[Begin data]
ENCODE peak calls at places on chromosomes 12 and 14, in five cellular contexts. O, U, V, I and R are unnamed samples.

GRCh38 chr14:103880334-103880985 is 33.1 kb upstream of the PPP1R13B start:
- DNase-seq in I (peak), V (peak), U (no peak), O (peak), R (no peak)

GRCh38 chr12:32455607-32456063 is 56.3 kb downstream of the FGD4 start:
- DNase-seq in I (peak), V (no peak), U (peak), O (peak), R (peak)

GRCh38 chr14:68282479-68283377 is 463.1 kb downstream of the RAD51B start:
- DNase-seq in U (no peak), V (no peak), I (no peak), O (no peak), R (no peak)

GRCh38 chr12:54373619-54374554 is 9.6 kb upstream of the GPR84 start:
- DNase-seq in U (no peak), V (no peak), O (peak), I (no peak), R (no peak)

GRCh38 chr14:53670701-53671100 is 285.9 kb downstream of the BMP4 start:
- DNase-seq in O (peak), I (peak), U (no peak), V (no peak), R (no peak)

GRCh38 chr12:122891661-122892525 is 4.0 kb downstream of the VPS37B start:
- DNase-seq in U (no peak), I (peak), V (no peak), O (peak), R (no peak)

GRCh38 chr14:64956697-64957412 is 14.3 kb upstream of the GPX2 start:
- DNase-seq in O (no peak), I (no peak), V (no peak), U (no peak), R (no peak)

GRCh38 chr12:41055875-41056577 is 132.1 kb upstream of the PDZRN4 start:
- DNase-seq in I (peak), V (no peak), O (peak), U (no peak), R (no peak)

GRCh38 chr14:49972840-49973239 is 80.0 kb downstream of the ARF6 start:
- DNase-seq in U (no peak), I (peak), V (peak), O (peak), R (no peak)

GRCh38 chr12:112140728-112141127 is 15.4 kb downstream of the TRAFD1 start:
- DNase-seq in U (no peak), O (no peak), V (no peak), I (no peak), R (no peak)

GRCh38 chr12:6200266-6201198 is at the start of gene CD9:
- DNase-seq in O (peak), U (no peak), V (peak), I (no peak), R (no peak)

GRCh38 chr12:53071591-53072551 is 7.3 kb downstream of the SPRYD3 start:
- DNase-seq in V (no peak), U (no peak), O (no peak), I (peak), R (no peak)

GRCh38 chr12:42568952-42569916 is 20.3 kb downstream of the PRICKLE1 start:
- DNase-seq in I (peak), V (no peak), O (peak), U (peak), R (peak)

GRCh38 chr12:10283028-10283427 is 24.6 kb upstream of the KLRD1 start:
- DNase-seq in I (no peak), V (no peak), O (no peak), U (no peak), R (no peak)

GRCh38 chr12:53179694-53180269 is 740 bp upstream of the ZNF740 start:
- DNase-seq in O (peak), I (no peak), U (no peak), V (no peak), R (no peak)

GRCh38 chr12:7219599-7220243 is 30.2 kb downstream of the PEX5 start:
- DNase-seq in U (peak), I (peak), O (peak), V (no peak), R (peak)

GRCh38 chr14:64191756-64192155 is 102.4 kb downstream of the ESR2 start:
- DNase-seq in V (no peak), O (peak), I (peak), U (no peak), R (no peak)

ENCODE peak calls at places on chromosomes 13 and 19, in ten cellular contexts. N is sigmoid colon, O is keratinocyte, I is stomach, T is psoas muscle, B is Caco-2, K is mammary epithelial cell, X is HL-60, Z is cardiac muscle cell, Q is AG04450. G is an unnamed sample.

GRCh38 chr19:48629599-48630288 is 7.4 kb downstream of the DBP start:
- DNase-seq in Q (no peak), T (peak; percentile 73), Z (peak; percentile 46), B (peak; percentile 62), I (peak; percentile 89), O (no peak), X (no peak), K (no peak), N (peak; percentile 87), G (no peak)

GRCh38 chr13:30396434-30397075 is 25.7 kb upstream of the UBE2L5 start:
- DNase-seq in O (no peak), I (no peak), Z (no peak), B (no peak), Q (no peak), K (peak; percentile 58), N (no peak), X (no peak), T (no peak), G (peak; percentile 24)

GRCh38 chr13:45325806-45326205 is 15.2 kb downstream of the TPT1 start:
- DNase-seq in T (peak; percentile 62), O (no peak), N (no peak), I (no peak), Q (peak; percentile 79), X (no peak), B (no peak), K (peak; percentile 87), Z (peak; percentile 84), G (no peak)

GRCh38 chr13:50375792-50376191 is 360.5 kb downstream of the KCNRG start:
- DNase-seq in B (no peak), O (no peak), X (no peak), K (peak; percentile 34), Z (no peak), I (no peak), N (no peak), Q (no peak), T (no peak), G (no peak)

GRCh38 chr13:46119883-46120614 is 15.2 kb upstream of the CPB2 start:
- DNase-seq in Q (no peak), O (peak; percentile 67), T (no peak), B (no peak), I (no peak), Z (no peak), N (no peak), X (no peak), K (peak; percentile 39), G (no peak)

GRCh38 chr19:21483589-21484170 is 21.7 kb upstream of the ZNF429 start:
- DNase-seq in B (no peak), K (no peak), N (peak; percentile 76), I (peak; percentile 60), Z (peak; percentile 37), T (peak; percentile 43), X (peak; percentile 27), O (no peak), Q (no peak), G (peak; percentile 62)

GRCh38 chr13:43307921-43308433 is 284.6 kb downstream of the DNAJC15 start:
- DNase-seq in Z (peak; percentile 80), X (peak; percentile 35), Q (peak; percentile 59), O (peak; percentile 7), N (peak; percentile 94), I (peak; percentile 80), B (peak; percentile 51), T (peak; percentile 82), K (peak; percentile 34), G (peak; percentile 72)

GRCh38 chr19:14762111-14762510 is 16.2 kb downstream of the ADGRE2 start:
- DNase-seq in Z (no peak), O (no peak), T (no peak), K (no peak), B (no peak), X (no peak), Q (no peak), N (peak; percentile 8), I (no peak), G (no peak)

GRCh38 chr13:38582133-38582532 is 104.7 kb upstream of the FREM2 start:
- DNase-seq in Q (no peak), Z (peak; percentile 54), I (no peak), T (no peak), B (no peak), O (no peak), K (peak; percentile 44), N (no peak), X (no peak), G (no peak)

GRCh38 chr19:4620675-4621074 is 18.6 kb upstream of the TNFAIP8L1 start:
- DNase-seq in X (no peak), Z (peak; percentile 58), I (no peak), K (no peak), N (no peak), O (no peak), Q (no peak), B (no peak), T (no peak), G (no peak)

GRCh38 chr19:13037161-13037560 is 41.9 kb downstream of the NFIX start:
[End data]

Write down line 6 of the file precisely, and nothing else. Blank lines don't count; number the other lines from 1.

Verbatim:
GRCh38 chr14:68282479-68283377 is 463.1 kb downstream of the RAD51B start: